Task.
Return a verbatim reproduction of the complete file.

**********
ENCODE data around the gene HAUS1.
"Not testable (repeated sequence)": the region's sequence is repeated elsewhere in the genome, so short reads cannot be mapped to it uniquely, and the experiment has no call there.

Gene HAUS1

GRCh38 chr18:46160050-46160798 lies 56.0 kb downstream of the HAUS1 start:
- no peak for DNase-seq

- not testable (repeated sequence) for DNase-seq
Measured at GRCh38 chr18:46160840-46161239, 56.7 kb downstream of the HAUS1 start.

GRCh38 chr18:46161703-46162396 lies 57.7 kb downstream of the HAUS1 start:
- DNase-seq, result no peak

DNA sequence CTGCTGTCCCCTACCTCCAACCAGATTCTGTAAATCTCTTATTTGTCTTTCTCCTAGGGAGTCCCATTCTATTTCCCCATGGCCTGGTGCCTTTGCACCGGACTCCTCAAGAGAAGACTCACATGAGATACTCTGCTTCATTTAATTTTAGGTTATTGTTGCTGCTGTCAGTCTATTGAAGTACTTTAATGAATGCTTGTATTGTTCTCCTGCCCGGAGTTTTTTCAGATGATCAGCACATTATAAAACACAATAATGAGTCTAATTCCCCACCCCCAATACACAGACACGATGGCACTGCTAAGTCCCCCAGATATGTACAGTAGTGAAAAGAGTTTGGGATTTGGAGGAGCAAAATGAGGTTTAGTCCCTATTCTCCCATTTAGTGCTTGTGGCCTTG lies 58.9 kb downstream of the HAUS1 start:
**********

ENCODE data around the gene HAUS1.
"Not testable (repeated sequence)": the region's sequence is repeated elsewhere in the genome, so short reads cannot be mapped to it uniquely, and the experiment has no call there.

Gene HAUS1

GRCh38 chr18:46160050-46160798 lies 56.0 kb downstream of the HAUS1 start:
- no peak for DNase-seq

- not testable (repeated sequence) for DNase-seq
Measured at GRCh38 chr18:46160840-46161239, 56.7 kb downstream of the HAUS1 start.

GRCh38 chr18:46161703-46162396 lies 57.7 kb downstream of the HAUS1 start:
- DNase-seq, result no peak

DNA sequence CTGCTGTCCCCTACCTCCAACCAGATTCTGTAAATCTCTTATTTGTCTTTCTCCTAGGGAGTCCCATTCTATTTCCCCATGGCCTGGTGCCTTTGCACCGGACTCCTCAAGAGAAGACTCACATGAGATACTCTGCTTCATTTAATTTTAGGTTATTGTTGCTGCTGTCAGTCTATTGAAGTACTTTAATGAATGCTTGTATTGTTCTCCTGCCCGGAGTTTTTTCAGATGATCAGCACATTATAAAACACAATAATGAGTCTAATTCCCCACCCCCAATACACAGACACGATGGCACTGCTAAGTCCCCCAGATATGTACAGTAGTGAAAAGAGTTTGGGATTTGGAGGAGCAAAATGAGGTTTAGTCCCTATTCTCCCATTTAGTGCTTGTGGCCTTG lies 58.9 kb downstream of the HAUS1 start: